University of Southampton OCS (beta), CAA 2012

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Visitor movement and tracking techniques. A methodological approach.
Angeliki Chrysanthi

Last modified: 2012-03-05


[submitted as poster or short paper]

Part of my on-going research on movement in augmented archaeological sites, investigates how architectural remains and interpretative on-site infrastructure impact the way we move in such spaces. Taking into account that each archaeological site has a certain spatial character, it is suggested that design approaches should be informed by formal observation methodologies of how the site itself affords movement (Peponis et al. 2004). It has also been argued that visibility constitutes a critical factor which influences visitors’ spatial behavior (Kaynar 2005).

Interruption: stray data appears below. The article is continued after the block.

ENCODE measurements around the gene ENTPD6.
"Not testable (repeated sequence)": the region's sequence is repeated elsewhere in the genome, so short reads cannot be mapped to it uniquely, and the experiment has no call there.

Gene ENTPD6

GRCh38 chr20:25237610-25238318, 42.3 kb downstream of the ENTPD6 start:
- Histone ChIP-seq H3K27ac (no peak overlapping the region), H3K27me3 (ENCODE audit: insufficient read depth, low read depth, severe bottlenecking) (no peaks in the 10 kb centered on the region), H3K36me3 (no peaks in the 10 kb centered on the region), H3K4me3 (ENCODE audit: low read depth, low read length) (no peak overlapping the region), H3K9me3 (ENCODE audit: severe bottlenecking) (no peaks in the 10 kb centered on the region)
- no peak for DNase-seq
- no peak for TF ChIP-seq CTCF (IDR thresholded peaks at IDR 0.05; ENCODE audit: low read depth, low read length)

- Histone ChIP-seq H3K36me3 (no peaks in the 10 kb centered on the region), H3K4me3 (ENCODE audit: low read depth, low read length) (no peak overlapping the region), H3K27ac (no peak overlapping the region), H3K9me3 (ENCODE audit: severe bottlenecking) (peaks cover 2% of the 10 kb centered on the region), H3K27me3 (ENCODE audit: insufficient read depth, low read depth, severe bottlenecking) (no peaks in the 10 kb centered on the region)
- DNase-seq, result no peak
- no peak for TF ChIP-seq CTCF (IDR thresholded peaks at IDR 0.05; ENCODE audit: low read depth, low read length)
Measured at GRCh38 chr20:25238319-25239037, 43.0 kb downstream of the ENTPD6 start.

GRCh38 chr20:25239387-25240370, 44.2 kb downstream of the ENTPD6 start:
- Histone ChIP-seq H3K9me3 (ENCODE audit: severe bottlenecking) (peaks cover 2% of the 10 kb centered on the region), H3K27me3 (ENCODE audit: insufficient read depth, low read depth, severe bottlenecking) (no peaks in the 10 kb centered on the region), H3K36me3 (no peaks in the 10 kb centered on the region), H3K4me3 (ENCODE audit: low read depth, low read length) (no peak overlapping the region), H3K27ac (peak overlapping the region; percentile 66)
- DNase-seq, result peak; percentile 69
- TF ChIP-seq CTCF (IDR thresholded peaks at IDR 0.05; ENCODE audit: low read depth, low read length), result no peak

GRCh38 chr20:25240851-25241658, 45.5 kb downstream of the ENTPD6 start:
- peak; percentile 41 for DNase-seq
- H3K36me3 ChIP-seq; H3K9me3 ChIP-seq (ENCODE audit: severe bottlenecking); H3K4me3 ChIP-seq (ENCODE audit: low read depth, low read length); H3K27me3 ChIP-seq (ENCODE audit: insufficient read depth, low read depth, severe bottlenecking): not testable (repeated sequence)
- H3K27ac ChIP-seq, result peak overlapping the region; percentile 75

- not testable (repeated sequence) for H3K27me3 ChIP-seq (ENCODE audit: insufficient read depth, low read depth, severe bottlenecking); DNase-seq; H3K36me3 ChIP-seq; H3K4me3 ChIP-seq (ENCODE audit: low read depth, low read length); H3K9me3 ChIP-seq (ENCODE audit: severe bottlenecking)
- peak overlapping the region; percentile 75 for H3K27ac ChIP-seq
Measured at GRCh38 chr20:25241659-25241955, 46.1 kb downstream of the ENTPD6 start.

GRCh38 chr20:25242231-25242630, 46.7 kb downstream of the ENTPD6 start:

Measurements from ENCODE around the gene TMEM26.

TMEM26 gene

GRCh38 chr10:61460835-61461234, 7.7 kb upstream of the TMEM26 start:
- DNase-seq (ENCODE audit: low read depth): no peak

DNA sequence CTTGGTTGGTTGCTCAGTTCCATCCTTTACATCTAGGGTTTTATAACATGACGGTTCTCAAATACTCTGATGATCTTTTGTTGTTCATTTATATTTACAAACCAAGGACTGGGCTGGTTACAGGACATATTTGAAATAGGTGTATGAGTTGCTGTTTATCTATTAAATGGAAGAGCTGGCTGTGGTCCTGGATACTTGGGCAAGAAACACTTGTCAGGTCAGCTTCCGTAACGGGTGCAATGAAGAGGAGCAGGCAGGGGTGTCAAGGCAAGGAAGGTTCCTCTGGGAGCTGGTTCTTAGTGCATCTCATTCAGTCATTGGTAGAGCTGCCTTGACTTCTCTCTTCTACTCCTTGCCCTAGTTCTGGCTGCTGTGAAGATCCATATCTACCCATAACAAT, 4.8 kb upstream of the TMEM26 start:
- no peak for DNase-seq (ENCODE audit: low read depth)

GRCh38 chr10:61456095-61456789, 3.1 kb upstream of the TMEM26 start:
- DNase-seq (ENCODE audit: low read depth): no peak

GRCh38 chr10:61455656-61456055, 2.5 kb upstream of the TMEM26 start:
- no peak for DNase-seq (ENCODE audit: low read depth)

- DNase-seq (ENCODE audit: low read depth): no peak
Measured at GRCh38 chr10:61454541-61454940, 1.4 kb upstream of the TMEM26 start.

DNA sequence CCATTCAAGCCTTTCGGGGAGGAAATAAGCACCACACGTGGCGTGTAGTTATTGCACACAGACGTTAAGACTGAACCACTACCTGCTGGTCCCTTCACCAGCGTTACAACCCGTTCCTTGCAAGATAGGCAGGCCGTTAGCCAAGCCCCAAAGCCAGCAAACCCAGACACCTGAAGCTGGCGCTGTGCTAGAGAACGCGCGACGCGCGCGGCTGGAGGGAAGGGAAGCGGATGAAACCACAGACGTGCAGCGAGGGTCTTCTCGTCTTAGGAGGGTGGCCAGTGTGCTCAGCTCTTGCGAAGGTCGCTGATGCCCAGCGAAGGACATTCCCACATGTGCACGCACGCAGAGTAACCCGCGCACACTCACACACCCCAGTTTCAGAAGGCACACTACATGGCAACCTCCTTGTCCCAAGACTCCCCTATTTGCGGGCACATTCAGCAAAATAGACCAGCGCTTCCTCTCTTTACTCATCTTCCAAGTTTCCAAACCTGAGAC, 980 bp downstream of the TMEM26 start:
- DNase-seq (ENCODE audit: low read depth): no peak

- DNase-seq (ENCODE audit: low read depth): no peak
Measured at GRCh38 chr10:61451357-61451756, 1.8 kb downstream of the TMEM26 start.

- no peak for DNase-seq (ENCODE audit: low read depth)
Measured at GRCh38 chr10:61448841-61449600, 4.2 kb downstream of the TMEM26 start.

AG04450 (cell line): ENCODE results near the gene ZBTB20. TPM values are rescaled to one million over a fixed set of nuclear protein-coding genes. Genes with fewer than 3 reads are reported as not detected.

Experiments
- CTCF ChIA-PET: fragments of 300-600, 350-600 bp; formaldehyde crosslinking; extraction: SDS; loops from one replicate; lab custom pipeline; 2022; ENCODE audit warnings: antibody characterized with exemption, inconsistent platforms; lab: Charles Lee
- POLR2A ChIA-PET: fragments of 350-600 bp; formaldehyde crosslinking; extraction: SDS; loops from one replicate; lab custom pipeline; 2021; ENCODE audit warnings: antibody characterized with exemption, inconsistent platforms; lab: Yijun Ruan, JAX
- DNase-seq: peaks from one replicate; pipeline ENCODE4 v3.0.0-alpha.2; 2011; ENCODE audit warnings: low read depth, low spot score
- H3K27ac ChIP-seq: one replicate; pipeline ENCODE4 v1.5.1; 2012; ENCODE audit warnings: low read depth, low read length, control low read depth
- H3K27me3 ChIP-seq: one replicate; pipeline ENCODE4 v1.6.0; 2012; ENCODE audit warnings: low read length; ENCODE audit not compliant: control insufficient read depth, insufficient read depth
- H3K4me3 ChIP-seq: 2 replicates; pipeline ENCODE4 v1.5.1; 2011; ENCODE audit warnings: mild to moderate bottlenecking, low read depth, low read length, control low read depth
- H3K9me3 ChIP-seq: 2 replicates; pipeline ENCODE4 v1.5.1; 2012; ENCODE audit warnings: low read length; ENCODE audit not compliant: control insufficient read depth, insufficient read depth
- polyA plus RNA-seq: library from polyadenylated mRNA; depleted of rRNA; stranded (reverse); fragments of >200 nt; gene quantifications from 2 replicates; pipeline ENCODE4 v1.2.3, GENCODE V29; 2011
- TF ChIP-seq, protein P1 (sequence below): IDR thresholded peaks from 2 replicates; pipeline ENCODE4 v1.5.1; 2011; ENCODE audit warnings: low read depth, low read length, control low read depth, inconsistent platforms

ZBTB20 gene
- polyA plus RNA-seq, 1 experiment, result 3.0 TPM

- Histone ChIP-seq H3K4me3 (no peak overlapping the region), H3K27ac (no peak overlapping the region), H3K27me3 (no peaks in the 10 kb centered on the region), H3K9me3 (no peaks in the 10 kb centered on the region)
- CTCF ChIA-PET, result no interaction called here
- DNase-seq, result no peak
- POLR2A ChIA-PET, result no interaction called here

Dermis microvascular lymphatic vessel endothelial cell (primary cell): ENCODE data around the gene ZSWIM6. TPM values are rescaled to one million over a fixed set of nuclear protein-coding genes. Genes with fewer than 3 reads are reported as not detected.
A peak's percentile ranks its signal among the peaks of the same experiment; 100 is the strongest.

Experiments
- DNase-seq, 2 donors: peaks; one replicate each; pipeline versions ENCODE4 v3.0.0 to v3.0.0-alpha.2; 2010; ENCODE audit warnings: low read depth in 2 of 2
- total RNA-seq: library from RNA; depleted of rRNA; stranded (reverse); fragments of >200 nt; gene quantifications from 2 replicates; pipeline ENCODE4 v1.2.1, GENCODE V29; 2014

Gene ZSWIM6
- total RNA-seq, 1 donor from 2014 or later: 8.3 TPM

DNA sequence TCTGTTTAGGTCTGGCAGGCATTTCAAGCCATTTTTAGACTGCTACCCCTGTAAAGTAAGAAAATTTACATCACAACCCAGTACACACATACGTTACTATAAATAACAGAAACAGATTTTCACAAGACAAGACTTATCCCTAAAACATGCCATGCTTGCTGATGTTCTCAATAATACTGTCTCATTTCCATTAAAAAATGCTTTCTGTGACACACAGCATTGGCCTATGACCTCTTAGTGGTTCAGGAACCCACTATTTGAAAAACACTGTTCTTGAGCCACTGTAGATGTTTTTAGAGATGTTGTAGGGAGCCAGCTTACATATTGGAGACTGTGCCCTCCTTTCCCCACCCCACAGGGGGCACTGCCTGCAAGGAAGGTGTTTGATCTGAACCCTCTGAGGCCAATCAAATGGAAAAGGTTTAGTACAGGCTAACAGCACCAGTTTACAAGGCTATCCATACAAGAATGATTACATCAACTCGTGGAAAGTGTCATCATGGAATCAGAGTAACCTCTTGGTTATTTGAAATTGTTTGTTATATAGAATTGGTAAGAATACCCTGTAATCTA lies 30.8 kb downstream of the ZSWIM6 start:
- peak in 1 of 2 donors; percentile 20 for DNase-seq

A critical point of this research is to develop a hybrid model for managing movement around archaeological sites and to revisit design methodologies for visitor itineraries. Apart from recognised forms of observation and the collection of qualitative data about visitors’ movement, technologies such as eye-tracking, GPS body tracking and geo-tagging are deployed.

This poster will demonstrate the methodology followed in order to document visitors’ movement in the archaeological site of Gournia in Greece, and obtain an insight of the patterns of movement influenced by certain affordances provided by the sites. Additionally, the methodology extends to a visitor-sourced approach of the site's ''hot spots''.  



Kaynar, I. 2005. Visibility, movement paths and preferences in open plan museums: an observational and descriptive study on Ann Arbor Hands-on Museum. In Proceedings (Volume II) 5th International Space Syntax Symposium, Delft, the Netherlands. 

Peponis J, Conroy-Dalton R, Wineman J, Dalton N, 2004, “Measuring the effects of layout upon visitors' spatial behaviors in open plan exhibition settings” Environment and Planning (B): Planning and Design 31, 253-273


visitor movement; tracking technologies; affordances; methodology; design